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Opinions, theories differ in terror rate setting.

At the root of American International Group Inc.'s ongoing dispute with state regulators over terrorism pricing is the company's dislike for how the Insurance Services Office and the National Council on Compensation Insurance set rates last year for use with the Terrorism Risk Insurance Act.

Commercial property and workers' compensation are the No. 1 and No. 2 biggest risks for terrorism as AIG sees it, said Richard Thomas, senior vice president and chief underwriting officer at AIG.

The ISO premise for pricing terrorism coverage for commercial property was to rate it all at 1% of property value, except for five major urban areas, which were rated at 150%, he said.

"We really don't believe the headquarters for the American Red Cross or the Daughters of the American Revolution, or any of the lobbying firms are really on al Qaeda's hit list," Thomas said. "So why charge commercial property owners in the district 150% when right across the river in Virginia, adjacent to the Pentagon, you have ... high-rise buildings, and they're only being charged 1% under the ISO methodology? It just doesn't make sense."

Not everyone has to buy commercial property coverage that is at 150%, and there are very few buyers, Thomas said. Regulators in large urban areas were outraged by the ISO filing, vigorously opposing it, and subsequently approving substantially lower rates, he said.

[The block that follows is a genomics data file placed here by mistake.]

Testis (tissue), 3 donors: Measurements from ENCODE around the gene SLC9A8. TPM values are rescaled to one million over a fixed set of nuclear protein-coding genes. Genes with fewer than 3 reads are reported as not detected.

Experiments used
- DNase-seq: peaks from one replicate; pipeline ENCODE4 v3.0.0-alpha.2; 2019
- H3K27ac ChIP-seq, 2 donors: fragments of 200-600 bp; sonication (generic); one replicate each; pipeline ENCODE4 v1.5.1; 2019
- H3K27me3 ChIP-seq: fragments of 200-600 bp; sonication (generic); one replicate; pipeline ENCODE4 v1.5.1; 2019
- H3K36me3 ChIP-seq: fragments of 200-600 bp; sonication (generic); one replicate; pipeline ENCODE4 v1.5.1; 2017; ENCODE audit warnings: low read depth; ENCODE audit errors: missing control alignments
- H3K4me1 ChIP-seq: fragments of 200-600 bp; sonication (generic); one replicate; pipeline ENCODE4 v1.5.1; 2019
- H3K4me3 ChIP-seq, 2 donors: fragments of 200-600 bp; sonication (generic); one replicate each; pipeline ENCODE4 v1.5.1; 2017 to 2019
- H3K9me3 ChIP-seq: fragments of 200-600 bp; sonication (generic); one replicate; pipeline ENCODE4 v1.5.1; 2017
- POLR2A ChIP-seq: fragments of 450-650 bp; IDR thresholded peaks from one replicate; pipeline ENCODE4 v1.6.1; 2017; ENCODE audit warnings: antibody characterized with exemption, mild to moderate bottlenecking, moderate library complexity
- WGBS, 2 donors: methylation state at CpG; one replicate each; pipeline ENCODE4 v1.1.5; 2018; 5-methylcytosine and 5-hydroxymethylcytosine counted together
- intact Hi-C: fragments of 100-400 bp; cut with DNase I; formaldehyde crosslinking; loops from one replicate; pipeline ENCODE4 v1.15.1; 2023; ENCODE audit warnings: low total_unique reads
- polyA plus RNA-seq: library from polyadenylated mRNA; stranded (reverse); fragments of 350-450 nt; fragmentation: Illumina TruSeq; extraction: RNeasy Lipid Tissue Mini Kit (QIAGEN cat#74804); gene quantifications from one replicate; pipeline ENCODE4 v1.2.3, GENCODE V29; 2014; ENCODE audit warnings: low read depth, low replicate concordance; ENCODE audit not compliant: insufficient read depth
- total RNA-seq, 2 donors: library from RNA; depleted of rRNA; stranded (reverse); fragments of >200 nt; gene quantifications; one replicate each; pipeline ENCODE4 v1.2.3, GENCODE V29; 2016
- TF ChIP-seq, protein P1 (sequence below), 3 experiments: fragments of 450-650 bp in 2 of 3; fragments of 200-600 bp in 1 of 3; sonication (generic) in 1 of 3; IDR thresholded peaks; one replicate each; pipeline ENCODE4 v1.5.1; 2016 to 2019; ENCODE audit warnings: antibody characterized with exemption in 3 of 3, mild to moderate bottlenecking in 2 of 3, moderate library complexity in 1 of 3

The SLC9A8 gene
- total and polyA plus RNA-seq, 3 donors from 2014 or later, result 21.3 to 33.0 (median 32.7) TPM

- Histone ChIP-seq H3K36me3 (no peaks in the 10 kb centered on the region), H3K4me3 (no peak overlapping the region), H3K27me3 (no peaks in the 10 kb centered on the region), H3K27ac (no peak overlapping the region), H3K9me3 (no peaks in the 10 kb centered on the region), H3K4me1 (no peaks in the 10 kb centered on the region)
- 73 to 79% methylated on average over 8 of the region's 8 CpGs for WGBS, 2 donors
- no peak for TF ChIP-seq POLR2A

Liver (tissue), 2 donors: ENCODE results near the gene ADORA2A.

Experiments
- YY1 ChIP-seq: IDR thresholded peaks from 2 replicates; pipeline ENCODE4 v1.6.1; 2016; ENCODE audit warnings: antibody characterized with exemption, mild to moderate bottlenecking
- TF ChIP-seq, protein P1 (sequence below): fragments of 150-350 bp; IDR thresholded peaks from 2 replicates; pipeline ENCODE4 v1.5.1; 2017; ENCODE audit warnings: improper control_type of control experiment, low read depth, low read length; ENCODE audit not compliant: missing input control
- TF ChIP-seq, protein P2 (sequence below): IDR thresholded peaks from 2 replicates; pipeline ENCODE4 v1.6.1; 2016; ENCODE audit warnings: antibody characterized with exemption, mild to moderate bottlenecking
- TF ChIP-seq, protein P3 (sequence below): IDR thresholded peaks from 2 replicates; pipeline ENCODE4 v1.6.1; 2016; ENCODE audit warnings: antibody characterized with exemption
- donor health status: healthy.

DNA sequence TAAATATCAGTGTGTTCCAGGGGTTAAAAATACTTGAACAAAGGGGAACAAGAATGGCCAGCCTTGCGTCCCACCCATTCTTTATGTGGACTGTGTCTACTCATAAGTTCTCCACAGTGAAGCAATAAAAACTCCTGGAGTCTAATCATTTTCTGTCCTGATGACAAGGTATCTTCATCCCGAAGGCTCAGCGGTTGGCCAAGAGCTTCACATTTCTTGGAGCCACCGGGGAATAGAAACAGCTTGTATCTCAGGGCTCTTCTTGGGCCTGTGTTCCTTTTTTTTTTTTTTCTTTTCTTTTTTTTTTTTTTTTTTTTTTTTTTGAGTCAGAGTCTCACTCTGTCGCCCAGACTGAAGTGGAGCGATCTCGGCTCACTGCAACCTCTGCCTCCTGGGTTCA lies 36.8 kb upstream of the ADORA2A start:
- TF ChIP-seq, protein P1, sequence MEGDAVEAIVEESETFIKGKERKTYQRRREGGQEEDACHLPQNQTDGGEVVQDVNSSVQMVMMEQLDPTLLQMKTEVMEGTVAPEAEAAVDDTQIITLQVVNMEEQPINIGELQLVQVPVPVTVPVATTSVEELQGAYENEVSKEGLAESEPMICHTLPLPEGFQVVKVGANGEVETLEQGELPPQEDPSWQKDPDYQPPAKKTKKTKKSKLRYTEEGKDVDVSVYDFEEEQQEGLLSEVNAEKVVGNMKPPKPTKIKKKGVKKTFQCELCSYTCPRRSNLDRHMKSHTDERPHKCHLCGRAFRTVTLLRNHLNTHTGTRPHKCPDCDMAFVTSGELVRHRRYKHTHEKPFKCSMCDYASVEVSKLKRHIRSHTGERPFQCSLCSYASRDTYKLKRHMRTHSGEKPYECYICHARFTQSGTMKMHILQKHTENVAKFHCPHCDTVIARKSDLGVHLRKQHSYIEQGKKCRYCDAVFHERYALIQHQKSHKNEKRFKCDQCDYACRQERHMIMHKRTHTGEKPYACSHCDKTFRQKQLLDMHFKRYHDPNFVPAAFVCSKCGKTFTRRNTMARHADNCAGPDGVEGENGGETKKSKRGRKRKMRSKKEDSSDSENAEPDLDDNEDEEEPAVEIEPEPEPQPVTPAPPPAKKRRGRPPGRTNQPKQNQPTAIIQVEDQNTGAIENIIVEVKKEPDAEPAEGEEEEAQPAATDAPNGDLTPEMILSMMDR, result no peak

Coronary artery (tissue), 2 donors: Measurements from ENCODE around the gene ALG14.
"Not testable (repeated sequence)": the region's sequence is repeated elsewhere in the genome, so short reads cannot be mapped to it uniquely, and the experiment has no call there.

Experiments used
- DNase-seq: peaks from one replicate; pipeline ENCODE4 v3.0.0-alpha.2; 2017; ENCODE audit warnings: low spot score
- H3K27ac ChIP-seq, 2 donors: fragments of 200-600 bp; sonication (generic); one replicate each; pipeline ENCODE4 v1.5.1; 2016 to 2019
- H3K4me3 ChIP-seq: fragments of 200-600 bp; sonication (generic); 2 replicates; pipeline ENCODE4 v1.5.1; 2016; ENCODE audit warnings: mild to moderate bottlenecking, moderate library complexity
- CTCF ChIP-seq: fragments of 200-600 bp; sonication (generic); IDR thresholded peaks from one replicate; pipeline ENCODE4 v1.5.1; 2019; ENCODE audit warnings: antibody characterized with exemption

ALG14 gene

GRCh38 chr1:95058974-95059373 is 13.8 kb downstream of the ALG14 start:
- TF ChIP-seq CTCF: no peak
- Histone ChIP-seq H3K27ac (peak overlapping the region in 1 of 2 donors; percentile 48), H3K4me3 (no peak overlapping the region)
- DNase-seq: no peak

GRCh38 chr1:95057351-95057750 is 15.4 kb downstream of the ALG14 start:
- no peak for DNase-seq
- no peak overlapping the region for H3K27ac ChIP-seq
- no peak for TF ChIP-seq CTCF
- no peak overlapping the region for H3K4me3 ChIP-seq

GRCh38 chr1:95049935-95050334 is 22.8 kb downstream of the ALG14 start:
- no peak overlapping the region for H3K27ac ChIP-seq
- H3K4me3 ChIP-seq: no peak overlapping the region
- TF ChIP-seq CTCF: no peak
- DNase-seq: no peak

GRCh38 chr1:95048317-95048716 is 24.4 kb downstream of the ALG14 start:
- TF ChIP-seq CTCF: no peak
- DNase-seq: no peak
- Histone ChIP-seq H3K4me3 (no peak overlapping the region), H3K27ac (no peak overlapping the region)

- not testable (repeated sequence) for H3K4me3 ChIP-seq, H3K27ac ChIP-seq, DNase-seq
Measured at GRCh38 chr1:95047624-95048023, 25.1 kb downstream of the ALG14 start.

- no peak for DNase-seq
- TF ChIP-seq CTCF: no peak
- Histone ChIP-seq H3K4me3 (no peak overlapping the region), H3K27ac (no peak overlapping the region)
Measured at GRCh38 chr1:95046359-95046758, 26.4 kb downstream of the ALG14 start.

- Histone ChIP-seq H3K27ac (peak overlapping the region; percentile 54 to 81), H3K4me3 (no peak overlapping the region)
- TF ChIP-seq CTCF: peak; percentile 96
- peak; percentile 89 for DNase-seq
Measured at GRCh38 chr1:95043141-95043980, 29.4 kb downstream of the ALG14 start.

With NCCI's filings for workers' comp, the problem is different, he said. Terrorism cannot be excluded, and customers don't even have the choice of buying workers' romp without terrorism coverage.

NCCI's approach is based on a frequency rate of one terrorist attack per year, and priced it so the aggregate amount of premium generated on a nationwide, all-carrier basis would be sufficient to fund the average TRIA retention for one event a year, he said.

"The concept of trying to generate an adequate price on an average, across-the-country basis doesn't work for individual carriers," Thomas said.

NCCI's terrorism filing is based on a modeling approach. "The methodology is actuarially sound and we believe that it results in an adequate average terrorism provision in each of the states," said Jeff Eddinger, an NCCI actuary who oversees all of NCCI's rate filings, including the terrorism filing.
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Title Annotation:Companies
Comment:Opinions, theories differ in terror rate setting.(Companies)
Publication:Best's Review
Geographic Code:1USA
Date:May 1, 2004
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